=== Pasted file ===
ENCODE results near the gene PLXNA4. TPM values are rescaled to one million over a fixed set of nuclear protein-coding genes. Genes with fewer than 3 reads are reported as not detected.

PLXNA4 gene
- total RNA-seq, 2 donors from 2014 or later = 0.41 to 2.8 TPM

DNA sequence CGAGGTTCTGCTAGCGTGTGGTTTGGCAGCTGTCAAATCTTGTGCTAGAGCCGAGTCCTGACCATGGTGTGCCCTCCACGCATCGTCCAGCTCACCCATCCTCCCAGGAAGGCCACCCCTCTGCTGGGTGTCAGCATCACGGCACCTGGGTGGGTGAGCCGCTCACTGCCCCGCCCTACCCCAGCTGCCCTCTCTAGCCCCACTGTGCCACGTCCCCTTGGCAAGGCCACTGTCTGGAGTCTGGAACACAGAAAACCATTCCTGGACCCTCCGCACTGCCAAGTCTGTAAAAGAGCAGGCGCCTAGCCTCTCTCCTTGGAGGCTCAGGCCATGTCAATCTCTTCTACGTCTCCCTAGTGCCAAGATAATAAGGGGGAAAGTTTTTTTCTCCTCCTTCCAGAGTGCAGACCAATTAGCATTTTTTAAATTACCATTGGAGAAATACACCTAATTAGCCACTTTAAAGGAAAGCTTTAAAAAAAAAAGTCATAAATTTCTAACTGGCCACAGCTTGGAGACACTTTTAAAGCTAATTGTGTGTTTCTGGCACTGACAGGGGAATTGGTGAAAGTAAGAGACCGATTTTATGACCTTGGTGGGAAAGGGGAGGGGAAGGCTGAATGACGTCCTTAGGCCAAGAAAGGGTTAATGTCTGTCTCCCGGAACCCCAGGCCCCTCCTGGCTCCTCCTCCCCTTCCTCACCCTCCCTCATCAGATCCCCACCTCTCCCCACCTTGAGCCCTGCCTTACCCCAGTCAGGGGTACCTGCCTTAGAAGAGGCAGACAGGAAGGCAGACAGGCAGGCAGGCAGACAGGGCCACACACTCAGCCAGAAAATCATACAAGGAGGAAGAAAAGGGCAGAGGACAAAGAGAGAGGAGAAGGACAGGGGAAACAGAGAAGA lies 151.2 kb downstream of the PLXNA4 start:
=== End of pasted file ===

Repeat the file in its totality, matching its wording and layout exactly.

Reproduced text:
ENCODE results near the gene PLXNA4. TPM values are rescaled to one million over a fixed set of nuclear protein-coding genes. Genes with fewer than 3 reads are reported as not detected.

PLXNA4 gene
- total RNA-seq, 2 donors from 2014 or later = 0.41 to 2.8 TPM

DNA sequence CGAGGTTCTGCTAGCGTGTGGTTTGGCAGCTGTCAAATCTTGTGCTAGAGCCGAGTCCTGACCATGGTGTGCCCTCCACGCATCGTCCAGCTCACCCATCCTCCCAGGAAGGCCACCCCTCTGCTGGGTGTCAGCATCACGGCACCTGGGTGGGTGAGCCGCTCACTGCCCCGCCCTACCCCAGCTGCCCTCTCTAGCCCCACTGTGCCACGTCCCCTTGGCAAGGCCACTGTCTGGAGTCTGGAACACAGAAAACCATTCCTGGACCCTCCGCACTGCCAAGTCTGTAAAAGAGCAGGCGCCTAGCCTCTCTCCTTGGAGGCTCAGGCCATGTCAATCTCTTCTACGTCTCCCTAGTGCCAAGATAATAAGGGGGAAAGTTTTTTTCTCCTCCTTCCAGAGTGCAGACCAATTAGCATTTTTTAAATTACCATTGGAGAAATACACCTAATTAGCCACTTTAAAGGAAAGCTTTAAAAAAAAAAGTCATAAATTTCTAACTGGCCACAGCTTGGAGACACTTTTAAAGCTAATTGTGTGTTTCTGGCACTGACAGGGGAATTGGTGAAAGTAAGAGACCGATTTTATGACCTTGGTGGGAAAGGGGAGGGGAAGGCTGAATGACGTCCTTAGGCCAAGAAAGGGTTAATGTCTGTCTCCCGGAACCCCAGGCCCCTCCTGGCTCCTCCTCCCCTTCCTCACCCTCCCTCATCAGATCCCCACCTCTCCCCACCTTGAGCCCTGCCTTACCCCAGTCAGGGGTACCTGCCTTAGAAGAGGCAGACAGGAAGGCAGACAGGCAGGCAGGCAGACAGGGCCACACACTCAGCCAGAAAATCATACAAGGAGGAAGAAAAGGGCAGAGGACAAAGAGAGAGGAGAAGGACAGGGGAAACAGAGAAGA lies 151.2 kb downstream of the PLXNA4 start: